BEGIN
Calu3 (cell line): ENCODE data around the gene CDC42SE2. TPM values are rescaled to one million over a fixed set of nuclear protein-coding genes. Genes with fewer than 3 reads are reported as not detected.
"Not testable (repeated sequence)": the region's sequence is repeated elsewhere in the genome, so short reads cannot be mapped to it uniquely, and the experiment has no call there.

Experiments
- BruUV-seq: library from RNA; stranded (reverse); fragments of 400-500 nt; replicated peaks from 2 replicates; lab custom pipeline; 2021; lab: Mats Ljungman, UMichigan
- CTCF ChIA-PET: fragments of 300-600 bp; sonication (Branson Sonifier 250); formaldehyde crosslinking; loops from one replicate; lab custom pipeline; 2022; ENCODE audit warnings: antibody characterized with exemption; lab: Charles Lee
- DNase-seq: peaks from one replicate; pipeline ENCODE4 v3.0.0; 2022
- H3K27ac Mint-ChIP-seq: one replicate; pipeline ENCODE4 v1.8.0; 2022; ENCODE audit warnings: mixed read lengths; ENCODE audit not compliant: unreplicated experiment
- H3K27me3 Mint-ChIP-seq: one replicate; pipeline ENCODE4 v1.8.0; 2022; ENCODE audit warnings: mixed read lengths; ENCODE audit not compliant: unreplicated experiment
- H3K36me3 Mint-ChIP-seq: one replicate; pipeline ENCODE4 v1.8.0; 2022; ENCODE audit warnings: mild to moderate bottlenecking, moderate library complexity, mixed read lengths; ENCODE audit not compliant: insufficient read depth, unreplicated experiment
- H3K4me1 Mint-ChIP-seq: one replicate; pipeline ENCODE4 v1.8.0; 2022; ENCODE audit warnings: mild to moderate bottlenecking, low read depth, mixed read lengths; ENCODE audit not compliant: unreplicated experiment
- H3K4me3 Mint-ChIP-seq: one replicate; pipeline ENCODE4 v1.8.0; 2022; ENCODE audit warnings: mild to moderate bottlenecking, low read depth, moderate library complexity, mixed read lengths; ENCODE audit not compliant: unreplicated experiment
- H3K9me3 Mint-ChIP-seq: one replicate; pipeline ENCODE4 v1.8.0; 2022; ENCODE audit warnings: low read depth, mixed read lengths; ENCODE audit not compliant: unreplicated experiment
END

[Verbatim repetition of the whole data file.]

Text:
Calu3 (cell line): ENCODE data around the gene CDC42SE2. TPM values are rescaled to one million over a fixed set of nuclear protein-coding genes. Genes with fewer than 3 reads are reported as not detected.
"Not testable (repeated sequence)": the region's sequence is repeated elsewhere in the genome, so short reads cannot be mapped to it uniquely, and the experiment has no call there.

Experiments
- BruUV-seq: library from RNA; stranded (reverse); fragments of 400-500 nt; replicated peaks from 2 replicates; lab custom pipeline; 2021; lab: Mats Ljungman, UMichigan
- CTCF ChIA-PET: fragments of 300-600 bp; sonication (Branson Sonifier 250); formaldehyde crosslinking; loops from one replicate; lab custom pipeline; 2022; ENCODE audit warnings: antibody characterized with exemption; lab: Charles Lee
- DNase-seq: peaks from one replicate; pipeline ENCODE4 v3.0.0; 2022
- H3K27ac Mint-ChIP-seq: one replicate; pipeline ENCODE4 v1.8.0; 2022; ENCODE audit warnings: mixed read lengths; ENCODE audit not compliant: unreplicated experiment
- H3K27me3 Mint-ChIP-seq: one replicate; pipeline ENCODE4 v1.8.0; 2022; ENCODE audit warnings: mixed read lengths; ENCODE audit not compliant: unreplicated experiment
- H3K36me3 Mint-ChIP-seq: one replicate; pipeline ENCODE4 v1.8.0; 2022; ENCODE audit warnings: mild to moderate bottlenecking, moderate library complexity, mixed read lengths; ENCODE audit not compliant: insufficient read depth, unreplicated experiment
- H3K4me1 Mint-ChIP-seq: one replicate; pipeline ENCODE4 v1.8.0; 2022; ENCODE audit warnings: mild to moderate bottlenecking, low read depth, mixed read lengths; ENCODE audit not compliant: unreplicated experiment
- H3K4me3 Mint-ChIP-seq: one replicate; pipeline ENCODE4 v1.8.0; 2022; ENCODE audit warnings: mild to moderate bottlenecking, low read depth, moderate library complexity, mixed read lengths; ENCODE audit not compliant: unreplicated experiment
- H3K9me3 Mint-ChIP-seq: one replicate; pipeline ENCODE4 v1.8.0; 2022; ENCODE audit warnings: low read depth, mixed read lengths; ENCODE audit not compliant: unreplicated experiment